Klages noted that Nietzsche’s thought belonged to a trend that was prevalent in the 1880’s, the “unmasking” psychology, which Dostoevsky and Ibsen developed in other ways. Nietzsche’s concern was to unveil how man is a self-deceiving being, who constantly deceives his fellow men. And since man lies to himself more than to others, psychologists should base their conclusions on what they mean, and not from what they say or do.

For example, the Gospel’s saying, “He that humbleth himself shall be exalted” should be “He that humbleth himself wishes to be exalted.”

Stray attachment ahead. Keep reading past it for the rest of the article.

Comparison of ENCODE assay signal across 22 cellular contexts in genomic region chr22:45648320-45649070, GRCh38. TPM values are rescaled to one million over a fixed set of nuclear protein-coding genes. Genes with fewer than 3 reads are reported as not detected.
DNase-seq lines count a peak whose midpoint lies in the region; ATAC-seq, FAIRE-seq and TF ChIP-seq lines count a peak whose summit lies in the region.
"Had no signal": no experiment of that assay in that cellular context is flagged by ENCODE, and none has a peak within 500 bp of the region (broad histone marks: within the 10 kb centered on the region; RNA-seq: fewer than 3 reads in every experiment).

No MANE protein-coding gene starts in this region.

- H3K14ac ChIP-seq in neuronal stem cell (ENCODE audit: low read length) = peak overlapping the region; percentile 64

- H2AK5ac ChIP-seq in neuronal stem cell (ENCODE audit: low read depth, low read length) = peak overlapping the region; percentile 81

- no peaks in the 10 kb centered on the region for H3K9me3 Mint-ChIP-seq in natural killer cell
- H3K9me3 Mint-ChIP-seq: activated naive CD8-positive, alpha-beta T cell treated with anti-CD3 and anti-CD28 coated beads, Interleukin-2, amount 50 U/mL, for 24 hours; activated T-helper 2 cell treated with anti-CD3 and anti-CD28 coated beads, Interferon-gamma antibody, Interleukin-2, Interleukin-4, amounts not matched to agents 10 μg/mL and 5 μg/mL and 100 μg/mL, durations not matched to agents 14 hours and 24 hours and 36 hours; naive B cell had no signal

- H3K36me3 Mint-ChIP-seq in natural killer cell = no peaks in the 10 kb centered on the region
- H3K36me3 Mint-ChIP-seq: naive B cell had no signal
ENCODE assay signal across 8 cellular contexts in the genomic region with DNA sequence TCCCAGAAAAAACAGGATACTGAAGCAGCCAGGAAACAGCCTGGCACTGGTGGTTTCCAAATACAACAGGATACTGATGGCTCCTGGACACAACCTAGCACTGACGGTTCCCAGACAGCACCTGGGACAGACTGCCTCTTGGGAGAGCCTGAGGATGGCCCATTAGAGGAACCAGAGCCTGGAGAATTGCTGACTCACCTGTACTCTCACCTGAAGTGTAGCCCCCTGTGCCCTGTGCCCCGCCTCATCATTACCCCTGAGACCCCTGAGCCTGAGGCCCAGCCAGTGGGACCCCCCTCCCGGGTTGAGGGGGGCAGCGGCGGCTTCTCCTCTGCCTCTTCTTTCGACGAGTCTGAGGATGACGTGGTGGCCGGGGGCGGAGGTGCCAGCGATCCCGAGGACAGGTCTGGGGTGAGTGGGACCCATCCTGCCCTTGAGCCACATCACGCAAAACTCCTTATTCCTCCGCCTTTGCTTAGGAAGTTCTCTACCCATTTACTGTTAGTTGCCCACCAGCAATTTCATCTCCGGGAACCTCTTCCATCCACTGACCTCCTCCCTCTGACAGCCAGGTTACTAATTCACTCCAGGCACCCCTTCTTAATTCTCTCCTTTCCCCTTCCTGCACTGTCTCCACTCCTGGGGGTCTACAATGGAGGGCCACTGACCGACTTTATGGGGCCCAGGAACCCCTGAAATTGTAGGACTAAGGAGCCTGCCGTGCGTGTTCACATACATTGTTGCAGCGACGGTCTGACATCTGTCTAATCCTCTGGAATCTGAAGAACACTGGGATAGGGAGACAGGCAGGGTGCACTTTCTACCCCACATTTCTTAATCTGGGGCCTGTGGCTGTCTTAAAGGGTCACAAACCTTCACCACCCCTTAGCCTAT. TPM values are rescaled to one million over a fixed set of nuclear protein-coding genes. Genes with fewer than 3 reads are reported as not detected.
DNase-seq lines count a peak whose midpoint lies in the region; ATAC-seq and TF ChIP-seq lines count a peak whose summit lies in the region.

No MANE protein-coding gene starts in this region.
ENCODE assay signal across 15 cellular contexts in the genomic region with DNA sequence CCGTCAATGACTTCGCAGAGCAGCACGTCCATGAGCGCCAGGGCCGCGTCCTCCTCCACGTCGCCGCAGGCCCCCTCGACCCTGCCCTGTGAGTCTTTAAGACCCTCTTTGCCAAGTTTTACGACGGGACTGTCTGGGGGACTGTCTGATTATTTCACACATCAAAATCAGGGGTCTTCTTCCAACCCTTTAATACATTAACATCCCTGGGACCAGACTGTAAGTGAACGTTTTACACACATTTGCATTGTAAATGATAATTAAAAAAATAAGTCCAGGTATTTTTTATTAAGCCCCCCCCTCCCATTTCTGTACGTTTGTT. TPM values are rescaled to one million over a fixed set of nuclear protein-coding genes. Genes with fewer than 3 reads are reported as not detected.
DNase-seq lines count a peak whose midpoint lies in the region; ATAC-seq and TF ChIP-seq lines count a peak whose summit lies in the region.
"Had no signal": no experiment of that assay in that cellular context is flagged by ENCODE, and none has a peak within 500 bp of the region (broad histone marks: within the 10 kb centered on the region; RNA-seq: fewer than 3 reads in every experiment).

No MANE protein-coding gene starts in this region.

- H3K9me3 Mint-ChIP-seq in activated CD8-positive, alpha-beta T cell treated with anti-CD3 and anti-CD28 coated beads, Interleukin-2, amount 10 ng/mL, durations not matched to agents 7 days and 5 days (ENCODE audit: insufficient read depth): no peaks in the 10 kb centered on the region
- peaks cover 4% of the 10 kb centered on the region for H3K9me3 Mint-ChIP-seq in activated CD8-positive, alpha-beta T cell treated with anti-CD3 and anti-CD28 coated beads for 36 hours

And what man thinks are his own convictions and feelings are often the remnants of assertions of his parents and ancestors. We live from the folly and the wisdom of our ancestors. Nietzsche has relentlessly shown how every possible feeling, opinion, conduct, and virtue is rooted in self-deception or an unconscious lie. The unconscious is the essential part of the individual, and consciousness is only an encoded expression of the unconscious, “a more or less fantastic commentary on an unconscious, perhaps unknowable, but felt text.”

Nietzsche first wrote of man’s need for pleasure and struggle, and the sexual and herd instincts, and even the instinct for truth and knowledge. But slowly, he gave prevalence to one basic instinct, the will for power. And he described the fluctuations of the instincts, and their illusory compensations, inhibitions, and sublimations, and turning against oneself.